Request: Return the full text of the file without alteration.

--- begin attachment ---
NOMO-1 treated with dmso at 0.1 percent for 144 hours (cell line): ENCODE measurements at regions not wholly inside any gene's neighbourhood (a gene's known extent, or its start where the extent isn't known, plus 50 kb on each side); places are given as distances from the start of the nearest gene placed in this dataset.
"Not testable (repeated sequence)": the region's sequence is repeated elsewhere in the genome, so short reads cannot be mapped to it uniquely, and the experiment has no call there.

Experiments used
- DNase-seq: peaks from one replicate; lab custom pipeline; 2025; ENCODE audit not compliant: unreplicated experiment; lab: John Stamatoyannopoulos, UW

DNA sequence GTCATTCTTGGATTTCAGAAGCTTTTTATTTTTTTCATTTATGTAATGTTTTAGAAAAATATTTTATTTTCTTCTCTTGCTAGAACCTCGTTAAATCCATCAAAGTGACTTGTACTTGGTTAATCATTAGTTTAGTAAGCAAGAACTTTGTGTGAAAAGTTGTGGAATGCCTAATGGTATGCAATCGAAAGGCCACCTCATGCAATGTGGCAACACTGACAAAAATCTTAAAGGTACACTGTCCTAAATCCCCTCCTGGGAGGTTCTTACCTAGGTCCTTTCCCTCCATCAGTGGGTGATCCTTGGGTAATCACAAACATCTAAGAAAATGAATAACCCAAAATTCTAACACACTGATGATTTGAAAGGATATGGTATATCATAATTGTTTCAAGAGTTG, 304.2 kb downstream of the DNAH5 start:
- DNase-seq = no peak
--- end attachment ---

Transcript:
NOMO-1 treated with dmso at 0.1 percent for 144 hours (cell line): ENCODE measurements at regions not wholly inside any gene's neighbourhood (a gene's known extent, or its start where the extent isn't known, plus 50 kb on each side); places are given as distances from the start of the nearest gene placed in this dataset.
"Not testable (repeated sequence)": the region's sequence is repeated elsewhere in the genome, so short reads cannot be mapped to it uniquely, and the experiment has no call there.

Experiments used
- DNase-seq: peaks from one replicate; lab custom pipeline; 2025; ENCODE audit not compliant: unreplicated experiment; lab: John Stamatoyannopoulos, UW

DNA sequence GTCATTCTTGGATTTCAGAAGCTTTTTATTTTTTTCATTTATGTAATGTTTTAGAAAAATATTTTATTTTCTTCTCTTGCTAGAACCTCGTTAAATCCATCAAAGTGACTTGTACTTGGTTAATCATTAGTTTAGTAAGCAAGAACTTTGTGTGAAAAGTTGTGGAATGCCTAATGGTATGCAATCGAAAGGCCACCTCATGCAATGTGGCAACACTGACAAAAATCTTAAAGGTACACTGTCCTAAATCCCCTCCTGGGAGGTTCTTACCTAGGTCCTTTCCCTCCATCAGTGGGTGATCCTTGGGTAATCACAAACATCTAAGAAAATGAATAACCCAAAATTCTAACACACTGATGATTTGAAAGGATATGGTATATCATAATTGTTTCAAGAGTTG, 304.2 kb downstream of the DNAH5 start:
- DNase-seq = no peak